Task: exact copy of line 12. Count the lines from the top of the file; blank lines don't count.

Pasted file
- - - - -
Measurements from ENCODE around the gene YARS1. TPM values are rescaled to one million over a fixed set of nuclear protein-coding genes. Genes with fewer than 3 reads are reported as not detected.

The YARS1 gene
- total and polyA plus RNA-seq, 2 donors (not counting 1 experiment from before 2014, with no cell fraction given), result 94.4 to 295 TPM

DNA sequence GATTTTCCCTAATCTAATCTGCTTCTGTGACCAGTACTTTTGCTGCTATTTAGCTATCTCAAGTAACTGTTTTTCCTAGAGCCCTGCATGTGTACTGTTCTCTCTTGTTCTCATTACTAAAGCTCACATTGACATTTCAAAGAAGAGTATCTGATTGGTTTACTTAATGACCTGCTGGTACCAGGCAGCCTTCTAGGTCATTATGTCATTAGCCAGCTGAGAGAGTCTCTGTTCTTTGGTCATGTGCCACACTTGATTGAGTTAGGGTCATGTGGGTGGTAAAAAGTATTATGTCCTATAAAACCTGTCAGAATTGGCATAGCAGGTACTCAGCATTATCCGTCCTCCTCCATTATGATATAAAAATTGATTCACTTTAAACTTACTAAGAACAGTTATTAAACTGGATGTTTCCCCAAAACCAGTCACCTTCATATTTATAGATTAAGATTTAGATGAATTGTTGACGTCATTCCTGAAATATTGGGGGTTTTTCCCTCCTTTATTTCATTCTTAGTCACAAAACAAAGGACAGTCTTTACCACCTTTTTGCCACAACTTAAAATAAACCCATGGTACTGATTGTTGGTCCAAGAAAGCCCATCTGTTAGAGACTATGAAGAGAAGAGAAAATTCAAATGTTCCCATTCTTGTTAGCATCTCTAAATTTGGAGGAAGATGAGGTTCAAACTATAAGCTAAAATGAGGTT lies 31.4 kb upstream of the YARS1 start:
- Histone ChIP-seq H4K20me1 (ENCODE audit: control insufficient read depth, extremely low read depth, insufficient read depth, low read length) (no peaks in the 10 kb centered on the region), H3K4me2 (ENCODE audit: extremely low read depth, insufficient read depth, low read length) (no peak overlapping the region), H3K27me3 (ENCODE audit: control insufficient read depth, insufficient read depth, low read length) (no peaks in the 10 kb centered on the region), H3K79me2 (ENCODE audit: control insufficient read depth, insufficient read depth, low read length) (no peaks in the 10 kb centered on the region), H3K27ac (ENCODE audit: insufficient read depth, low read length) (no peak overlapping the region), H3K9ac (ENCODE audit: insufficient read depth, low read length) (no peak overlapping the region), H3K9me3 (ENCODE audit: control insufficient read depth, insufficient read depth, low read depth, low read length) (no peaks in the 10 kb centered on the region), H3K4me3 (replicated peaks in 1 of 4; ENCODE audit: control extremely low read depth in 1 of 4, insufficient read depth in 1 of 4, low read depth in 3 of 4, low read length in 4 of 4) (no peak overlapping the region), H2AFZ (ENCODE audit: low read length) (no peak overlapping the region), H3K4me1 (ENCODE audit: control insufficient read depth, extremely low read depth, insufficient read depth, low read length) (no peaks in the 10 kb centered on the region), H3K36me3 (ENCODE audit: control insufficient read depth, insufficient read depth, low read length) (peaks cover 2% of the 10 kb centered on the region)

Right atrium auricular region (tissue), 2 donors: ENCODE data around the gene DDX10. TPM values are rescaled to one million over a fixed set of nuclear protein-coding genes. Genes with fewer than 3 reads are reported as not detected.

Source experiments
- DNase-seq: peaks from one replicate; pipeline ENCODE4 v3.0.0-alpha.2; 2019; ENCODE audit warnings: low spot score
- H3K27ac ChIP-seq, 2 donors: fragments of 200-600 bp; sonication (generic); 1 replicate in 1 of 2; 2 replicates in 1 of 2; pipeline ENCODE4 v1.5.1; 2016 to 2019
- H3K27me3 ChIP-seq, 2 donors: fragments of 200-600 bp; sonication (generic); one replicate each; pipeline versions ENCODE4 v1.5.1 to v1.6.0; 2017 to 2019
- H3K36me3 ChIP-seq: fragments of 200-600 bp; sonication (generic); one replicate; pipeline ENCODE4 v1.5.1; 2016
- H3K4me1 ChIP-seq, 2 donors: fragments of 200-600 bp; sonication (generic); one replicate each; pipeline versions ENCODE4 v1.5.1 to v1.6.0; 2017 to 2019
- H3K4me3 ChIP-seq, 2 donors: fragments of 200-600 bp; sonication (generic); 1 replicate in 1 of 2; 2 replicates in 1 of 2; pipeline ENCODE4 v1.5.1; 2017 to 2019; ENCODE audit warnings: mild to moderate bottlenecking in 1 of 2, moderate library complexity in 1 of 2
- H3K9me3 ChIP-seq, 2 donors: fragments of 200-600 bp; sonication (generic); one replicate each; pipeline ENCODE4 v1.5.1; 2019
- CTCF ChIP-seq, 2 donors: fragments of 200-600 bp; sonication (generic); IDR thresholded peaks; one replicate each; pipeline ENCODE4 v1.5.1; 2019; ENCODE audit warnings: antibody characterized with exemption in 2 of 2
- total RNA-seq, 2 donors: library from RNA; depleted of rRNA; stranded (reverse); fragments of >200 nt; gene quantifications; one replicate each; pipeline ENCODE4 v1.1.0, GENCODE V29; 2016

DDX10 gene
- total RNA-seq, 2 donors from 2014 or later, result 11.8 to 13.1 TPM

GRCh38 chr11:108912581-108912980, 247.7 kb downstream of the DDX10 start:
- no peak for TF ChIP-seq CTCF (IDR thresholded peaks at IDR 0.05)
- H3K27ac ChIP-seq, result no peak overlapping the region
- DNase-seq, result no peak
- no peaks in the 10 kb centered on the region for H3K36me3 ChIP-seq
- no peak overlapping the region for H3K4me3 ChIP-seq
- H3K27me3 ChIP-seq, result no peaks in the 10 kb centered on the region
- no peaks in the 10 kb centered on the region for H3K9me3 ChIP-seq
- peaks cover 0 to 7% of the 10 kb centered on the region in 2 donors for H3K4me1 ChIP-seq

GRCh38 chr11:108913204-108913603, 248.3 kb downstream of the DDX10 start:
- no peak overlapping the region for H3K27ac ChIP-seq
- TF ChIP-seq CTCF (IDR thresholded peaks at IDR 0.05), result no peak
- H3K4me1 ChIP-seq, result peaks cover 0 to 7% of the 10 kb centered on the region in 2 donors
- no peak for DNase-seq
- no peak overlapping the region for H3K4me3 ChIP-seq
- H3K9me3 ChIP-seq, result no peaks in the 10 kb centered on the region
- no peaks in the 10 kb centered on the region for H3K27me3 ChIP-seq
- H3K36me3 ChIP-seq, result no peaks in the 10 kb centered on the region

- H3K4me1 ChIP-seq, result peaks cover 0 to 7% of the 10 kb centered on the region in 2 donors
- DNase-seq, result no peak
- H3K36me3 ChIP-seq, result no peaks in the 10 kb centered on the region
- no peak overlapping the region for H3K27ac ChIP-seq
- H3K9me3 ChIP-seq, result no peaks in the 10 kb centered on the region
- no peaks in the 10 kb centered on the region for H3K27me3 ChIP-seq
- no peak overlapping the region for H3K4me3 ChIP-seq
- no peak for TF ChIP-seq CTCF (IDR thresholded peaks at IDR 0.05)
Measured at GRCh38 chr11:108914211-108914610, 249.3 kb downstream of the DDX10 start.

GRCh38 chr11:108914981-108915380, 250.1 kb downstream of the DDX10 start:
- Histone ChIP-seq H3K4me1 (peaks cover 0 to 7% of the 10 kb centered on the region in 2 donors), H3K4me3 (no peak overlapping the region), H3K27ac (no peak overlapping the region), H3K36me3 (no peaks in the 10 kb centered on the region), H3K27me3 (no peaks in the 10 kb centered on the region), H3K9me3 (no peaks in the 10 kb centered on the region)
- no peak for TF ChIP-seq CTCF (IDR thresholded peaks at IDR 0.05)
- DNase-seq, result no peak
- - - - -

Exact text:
- H3K4me1 ChIP-seq, 2 donors: fragments of 200-600 bp; sonication (generic); one replicate each; pipeline versions ENCODE4 v1.5.1 to v1.6.0; 2017 to 2019